This submission supports the Forest Service and Department of the Interior’s proposed packages of active management legislative reforms. According to the Forest Service and the Department of the Interior, their proposed legislative packages "would provide categorical exclusions on national forest lands and on Interior lands for active forest management, including the ability to harvest dead, dying, or damaged trees as well as proactive fuels management, including the use of fuel breaks."
17 Members submitted this submission including: Reps. Paul Gosar, Biggs, Rob Bishop, Cook, Gianforte, Hagedorn, Hice, Hunter, LaMalfa, Lamborn, McClintock, McKinley, Meadows, Jason Smith, Tipton, Thompson, Westerman.
Rep. LaMalfa language request seeking inclusion of important forestry reform provisions in the FY 2020 base text.
This submission advocates for several important forest provisions, many of which have passed the House before, including “Action/No Action”, several necessary Categorical Exclusions, “Balance of Harms” provisions, litigation reforms and other forest health initiatives. This provisions will improve the health of our nation's watersheds and forests.
14 Members submitted this submission including: Reps. LaMalfa, Gosar, Biggs, Rob Bishop, Cook, Duncan, Gianforte, Hagedorn, Hunter, Lamborn, Meadows, McClintock, Tipton, Westerman
Click HERE to view the text of the submission. Click HERE to view the associated language file.
Rep. Westerman programmatic request supporting robust funding for improvements and maintenance of Forest Service roads.
The U.S. Forest Service (USFS) road network includes more than 370,000 miles of roads and 6,200 bridges. Road and bridge needs comprise more than $3 billion of USFS’ $5.5 billion deferred maintenance backlog. Many isolated communities around the country depend on USFS roads to connect them to high-use recreation sites and larger cities. This submission seeks to ensure the proper management and repair of roads and bridges already in the USFS inventory.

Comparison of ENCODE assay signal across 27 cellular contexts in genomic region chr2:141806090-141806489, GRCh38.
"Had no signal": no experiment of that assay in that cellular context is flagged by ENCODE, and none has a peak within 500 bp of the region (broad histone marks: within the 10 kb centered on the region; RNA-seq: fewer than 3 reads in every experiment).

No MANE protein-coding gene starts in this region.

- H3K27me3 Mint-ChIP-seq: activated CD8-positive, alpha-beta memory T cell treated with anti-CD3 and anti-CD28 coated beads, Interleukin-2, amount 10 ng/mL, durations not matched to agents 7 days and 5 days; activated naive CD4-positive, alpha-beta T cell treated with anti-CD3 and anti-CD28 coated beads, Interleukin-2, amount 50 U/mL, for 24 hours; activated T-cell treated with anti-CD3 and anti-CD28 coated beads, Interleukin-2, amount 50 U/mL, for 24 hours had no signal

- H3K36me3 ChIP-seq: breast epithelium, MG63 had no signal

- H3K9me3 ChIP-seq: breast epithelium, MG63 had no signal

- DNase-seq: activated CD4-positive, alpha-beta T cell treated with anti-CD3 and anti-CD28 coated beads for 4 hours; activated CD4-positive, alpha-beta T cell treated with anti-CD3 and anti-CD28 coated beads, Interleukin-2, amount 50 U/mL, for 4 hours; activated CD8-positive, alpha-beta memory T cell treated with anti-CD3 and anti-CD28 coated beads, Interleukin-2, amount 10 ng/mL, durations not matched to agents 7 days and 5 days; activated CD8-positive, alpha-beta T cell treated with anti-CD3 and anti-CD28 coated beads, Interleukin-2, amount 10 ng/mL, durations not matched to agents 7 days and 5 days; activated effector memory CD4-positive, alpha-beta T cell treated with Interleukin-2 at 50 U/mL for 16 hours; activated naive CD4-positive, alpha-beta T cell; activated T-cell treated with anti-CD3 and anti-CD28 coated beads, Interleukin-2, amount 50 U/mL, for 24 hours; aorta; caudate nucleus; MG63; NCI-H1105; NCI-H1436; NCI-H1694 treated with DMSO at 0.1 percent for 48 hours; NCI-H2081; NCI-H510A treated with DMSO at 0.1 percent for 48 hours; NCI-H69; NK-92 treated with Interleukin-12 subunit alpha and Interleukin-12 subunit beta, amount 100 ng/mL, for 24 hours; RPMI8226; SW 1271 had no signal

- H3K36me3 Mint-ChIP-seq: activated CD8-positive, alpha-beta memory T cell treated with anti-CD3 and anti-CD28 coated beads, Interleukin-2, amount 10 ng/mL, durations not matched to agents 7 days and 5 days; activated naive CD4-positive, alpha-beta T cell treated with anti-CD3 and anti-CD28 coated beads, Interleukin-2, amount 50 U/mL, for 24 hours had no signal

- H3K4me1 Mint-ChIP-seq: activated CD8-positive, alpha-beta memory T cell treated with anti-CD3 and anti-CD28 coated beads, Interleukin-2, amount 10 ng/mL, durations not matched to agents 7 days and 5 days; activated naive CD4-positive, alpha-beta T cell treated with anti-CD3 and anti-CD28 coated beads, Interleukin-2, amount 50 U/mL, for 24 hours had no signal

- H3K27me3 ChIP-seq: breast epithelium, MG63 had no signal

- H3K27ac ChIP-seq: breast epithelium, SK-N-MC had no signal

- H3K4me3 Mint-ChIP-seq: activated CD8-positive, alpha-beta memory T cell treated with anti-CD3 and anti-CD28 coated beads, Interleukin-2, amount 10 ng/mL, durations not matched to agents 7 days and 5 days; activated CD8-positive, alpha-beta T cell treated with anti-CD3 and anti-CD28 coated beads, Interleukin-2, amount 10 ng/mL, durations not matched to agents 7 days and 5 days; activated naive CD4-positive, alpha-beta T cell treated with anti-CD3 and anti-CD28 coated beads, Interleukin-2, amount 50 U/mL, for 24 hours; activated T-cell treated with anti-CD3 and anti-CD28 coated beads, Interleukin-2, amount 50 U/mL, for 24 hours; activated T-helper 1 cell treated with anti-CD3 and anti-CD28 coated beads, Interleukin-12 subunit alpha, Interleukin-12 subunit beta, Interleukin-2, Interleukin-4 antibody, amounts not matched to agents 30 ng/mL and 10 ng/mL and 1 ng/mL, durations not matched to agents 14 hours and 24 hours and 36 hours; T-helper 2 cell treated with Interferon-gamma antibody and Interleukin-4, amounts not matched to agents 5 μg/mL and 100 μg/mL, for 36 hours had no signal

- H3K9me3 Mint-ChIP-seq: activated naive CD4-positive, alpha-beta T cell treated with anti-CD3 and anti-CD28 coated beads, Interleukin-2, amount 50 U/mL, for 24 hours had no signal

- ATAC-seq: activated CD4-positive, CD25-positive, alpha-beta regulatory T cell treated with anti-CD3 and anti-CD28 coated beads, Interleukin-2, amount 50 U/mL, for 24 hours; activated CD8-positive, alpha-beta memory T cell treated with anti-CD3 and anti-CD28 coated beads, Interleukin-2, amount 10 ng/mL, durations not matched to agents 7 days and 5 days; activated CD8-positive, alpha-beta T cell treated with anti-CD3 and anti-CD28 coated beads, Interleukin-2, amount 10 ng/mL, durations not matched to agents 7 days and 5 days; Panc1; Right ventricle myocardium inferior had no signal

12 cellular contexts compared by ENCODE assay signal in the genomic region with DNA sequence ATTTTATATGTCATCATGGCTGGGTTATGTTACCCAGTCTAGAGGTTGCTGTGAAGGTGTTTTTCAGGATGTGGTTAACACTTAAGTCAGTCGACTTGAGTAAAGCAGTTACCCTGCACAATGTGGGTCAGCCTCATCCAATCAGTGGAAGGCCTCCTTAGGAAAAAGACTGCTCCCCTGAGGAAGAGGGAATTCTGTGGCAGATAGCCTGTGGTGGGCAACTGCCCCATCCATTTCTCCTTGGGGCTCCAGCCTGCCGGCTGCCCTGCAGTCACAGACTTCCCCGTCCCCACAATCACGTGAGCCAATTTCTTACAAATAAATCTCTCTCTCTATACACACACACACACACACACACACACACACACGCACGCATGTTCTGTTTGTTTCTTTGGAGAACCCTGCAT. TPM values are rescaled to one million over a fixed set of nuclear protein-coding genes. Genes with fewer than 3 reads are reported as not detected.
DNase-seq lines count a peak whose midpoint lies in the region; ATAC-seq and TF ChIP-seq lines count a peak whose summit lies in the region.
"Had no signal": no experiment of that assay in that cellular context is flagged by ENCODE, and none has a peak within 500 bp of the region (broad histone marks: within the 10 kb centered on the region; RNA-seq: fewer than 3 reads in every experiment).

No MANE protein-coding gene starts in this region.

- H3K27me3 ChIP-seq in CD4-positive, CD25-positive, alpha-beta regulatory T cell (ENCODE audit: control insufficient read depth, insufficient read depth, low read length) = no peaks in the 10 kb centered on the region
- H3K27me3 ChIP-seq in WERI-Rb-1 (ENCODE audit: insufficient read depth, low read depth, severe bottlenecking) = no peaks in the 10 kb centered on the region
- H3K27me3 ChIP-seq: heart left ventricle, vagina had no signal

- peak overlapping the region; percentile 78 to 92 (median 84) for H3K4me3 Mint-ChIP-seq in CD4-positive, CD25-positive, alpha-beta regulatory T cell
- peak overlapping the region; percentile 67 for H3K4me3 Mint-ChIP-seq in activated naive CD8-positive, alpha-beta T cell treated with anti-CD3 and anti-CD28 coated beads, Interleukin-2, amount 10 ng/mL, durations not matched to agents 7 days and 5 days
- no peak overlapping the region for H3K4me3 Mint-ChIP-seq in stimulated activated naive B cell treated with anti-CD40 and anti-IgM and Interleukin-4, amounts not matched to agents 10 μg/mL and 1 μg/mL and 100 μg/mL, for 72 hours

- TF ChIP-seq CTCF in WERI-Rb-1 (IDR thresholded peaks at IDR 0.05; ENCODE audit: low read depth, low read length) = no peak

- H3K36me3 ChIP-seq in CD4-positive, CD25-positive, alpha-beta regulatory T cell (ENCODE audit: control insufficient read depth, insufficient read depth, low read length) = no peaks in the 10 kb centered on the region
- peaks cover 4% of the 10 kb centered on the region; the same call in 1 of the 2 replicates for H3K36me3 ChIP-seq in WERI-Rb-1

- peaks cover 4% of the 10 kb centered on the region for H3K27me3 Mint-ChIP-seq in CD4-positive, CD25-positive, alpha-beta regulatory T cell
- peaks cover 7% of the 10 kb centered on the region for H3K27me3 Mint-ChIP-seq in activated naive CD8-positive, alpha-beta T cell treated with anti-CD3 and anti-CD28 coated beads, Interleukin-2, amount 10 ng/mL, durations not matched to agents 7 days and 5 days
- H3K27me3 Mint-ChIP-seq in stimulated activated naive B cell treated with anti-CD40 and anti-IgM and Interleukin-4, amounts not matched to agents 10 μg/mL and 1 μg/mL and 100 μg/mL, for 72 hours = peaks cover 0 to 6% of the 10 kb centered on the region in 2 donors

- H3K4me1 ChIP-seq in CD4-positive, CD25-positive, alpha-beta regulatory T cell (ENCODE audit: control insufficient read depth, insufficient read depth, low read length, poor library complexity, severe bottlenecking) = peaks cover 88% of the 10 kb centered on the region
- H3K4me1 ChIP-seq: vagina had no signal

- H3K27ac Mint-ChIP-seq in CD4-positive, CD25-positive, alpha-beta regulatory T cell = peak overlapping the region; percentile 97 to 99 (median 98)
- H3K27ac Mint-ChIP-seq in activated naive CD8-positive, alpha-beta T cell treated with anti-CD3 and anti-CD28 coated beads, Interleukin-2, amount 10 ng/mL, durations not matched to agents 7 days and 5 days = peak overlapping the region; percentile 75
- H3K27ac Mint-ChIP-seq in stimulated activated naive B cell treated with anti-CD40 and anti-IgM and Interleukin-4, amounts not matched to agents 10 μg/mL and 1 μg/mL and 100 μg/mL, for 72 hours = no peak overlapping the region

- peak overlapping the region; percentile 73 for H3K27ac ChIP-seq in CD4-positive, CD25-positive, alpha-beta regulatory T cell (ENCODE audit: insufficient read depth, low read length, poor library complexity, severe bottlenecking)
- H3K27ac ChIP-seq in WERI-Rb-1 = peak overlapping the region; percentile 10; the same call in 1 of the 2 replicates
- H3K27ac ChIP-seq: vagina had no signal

16 Members submitted this submission including: Reps. Westerman, Gosar, Biggs, Rob Bishop, Brady, Cheney, Delgado, Hunter, LaMalfa, Lamborn, McClintock, Meadows, Stauber, Tipton, Thompson, Yoho
Western Caucus programmatic request urging prioritization of bark beetle treatment and hazardous fuels reduction.
Bark beetles have caused significant damage on roughly 100,000 square miles of forest in the western United States alone. In Colorado, the spruce beetle epidemic continued last year, spreading across 178,000 new acres. In fact, spruce beetles have killed millions of trees on more than 1.8 million acres in Colorado since 2000. In Utah, more than 2.2 million acres have been vulnerable to bark beetle infestations. The Forest Service reports that the mountain pine beetle has killed trees on more than six million acres across western and central Montana during the last 16 years on record. An additional 27 million trees, mostly conifers, died throughout California since November 2016, bringing the total number of trees that have died due to drought and bark beetles in California to an historic 129 million on 8.9 million acres. The submission requests robust resources for combating the bark beetle epidemic.
9 Members submitted this submission including: Reps. Gosar, Biggs, Rob Bishop, Hunter, LaMalfa, Lamborn, McClintock, Tipton, Westerman
Western Caucus programmatic request that supports funding for the Trump Admin’s active management programs.
This submission seeks to prioritize funding for forward-thinking, active management strategies that combat catastrophic wildfires before they get started and improve overall forest and watershed health. Specifically, this effort seeks to ensure the active management funding priorities found in the President’s budget are met.
14 Members submitted this submission including: Reps. Gosar, Biggs, Rob Bishop, Hagedorn, Hice, Hunter, LaMalfa, Lamborn, McClintock, Meadows, Jason Smith, Tipton, Thompson, Westerman.